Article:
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Discussion Starter #1
I have a 1996 auto TT supra, but don't want to take it out on the track as it is my daily driver, and I don't have the money to fix it should I take a wall out, plus, I'd hate myself for destroying a supra. What I want to find out about is what you guys would recommend as a first time track car?

I want it to be rear wheel drive, have a decent amount of power, and the ability to grow into a force on the track. I was considering an 80's RX-7 with an LS-1, I know they are super light, and handle well as they are, and that if you pull the stock rotary/turbo out an LS1 only adds a hundred pounds if even that.

I'm also considering a miata, it seems like everyone loves them, but am not sure about power potential, I'd like to be in something similar to a small single ~500-600rwhp supra, which is why I was considering the RX-7, at the point I could handle the normal power, a supercharger would make it more than enough.

Finally, I was considering an old lotus or porsche, simply because they're what track cars are supposed to be it seems.

Any help much appreciated.
 

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Track the Supra!
My '94 auto TT is my daily driver and I have taken it to Road Atlanta and plan to take it elsewhere. There is the off-chance that you might hurt it, but I think that should be pretty small. I bet the cost would be less to take the Supra rather than build another car.
And it's just nice to add the improvements like brakes, suspension, etc, to your DD rather than a car that sits in the garage most of the time!
 

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I know everyone knows what I vote for, but I will say it anyway.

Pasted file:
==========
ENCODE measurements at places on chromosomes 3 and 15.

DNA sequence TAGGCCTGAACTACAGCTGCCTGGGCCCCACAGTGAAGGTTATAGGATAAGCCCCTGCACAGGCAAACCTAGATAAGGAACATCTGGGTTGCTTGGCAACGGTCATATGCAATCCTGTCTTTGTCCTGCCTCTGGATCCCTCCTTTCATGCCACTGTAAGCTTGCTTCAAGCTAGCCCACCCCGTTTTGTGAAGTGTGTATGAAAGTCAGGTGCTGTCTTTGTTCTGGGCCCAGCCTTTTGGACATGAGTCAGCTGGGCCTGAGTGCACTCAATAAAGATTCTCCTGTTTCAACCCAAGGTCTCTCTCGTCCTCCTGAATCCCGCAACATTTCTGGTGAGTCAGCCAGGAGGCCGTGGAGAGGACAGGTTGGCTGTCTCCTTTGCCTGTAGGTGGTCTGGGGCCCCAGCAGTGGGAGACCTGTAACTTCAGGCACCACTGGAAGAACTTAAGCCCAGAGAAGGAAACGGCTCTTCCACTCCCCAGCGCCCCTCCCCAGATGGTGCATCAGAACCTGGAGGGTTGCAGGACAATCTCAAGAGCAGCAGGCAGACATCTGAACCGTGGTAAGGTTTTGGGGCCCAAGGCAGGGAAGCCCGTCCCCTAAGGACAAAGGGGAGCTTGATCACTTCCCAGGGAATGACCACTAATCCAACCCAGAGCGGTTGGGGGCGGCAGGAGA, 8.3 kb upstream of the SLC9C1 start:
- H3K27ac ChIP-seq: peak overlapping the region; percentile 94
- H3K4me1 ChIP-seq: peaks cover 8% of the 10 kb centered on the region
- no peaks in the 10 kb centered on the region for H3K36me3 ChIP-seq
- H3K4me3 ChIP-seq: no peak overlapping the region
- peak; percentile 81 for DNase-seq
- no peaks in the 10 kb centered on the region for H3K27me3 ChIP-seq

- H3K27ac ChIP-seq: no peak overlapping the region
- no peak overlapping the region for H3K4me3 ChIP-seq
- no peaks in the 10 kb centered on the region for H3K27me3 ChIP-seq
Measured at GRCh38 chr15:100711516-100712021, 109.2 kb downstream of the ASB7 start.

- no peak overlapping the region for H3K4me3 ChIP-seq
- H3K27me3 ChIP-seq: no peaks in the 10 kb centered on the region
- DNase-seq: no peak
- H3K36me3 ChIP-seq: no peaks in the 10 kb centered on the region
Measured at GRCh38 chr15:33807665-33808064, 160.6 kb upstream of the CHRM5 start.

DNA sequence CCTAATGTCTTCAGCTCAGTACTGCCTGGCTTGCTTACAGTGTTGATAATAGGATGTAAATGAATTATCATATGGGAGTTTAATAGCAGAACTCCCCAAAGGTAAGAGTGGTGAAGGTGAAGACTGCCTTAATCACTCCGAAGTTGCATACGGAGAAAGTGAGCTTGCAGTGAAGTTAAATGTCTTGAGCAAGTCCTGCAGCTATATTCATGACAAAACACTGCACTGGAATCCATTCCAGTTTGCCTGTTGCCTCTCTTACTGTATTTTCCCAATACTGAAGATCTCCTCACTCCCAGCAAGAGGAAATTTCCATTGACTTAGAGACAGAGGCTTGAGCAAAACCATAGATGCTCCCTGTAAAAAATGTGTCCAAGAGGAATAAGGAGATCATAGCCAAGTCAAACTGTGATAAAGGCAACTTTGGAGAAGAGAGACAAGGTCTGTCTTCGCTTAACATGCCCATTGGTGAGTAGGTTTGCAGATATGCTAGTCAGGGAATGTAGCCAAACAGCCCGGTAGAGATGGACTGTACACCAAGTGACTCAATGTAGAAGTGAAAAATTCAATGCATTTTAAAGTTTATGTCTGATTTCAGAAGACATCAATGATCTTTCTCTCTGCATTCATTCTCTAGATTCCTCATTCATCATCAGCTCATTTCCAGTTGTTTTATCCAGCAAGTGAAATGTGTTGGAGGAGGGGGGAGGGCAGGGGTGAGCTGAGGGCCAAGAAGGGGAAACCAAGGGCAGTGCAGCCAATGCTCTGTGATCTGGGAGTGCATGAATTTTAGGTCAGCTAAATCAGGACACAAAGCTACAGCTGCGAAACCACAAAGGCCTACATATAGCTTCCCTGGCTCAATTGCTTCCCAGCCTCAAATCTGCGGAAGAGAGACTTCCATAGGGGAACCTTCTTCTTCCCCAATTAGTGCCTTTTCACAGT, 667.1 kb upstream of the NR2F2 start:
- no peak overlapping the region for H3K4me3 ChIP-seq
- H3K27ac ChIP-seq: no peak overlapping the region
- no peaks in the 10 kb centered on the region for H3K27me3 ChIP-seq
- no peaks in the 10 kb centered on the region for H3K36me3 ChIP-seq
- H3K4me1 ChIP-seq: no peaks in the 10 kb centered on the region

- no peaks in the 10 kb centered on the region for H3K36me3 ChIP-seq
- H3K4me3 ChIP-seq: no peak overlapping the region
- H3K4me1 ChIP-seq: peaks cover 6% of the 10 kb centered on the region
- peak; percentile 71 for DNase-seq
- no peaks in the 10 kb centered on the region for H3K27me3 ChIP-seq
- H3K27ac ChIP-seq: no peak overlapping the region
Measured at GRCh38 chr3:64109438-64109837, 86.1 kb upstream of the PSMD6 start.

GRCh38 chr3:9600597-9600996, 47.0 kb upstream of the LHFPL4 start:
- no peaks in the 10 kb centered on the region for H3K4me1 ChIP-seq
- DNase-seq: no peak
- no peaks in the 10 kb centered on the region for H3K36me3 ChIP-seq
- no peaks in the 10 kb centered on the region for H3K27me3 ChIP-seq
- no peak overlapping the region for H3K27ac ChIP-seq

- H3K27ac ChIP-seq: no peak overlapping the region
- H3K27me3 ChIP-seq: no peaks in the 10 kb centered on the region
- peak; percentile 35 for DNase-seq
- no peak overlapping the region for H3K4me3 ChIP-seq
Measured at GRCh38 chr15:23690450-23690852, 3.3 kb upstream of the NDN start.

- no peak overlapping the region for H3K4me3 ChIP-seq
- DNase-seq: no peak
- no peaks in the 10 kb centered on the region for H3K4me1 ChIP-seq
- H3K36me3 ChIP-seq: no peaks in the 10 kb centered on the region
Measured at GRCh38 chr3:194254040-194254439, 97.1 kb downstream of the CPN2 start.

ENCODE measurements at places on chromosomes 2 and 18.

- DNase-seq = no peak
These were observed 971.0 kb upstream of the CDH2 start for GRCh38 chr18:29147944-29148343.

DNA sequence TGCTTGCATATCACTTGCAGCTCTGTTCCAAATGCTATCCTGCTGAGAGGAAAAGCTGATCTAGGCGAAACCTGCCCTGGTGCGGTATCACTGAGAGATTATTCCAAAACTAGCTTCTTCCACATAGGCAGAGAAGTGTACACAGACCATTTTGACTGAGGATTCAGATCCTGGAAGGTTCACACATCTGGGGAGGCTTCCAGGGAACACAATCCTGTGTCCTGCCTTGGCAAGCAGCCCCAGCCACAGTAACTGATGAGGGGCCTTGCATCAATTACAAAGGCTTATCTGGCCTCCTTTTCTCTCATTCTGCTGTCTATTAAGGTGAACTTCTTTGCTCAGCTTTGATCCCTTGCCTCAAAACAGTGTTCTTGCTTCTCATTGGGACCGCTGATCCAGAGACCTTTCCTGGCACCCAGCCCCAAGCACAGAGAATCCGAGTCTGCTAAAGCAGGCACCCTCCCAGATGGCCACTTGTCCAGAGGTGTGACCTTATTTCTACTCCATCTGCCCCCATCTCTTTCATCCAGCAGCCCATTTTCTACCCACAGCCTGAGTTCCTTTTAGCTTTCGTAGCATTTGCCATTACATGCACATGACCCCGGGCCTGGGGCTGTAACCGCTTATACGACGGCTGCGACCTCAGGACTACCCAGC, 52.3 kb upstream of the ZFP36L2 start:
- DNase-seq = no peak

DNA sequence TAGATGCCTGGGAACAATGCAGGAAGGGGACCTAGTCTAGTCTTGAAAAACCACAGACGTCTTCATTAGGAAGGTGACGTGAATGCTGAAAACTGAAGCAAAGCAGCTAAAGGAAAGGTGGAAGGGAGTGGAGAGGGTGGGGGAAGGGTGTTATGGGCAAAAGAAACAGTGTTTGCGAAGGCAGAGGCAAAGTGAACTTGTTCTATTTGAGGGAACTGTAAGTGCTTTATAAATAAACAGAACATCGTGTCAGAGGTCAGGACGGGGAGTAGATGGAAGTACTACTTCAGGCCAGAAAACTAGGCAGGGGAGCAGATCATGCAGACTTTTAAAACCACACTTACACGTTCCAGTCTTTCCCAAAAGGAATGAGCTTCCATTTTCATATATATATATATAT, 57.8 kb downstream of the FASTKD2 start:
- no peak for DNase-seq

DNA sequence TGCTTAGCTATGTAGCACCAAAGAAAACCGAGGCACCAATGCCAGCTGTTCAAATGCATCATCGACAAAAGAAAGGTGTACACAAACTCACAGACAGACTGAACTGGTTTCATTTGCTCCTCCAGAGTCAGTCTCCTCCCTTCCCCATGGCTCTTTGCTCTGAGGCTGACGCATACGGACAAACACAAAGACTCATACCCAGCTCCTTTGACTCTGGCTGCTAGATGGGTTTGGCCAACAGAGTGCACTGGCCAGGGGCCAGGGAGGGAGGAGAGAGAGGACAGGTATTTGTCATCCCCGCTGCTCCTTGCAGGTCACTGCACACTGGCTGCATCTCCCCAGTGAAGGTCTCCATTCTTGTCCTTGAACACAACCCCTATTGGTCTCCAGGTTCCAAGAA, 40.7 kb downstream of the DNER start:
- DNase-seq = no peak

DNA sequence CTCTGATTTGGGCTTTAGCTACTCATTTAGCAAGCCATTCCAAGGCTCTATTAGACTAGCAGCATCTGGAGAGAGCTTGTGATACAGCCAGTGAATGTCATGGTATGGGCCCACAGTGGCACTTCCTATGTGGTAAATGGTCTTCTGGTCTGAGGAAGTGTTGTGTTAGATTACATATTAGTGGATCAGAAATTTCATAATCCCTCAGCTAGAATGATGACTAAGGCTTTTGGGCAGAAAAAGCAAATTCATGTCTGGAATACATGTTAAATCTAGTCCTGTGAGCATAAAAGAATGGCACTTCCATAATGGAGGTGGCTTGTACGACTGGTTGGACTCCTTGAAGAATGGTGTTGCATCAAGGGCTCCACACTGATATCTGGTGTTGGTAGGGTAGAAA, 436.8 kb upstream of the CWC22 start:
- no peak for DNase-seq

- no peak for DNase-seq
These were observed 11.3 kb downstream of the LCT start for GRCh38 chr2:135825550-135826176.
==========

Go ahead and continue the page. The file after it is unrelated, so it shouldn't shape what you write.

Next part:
Buy a miata, put a roll bar in it, and put it on track. They are THE most fun track car I have ever driven. They are a ton of fun, and very fast on tight courses, even if they only have 90 hp. (I passed a viper in the advanced group at parhump in vegas this year) And if you have to have the power down the strights, there are plenty of people out there that with a turbo and fuel are putting out 250+ rwhp on track. My miata made 247rwhp ona an unopened stock engine.

You won't regret it. Trust me. It will be faster than old porsche's and lotus' without any power mods, and cheaper than hell to fix.

Matt
 

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Yea, that's why I was considering the mazda, just didn't know about power increase modifications. I was considering http://www.HinsonSuperCars.com as an RX-7 gen 2 or 3 swap, but that'd push the cost towards 10-15k if I had them build one for me. I know miata's can be had for CHEAP CHEAP CHEAP, but the convertible thing worries me, because I know i'm going to push it to the point i'm backwards and sliding sideways through the dirt which could flip it.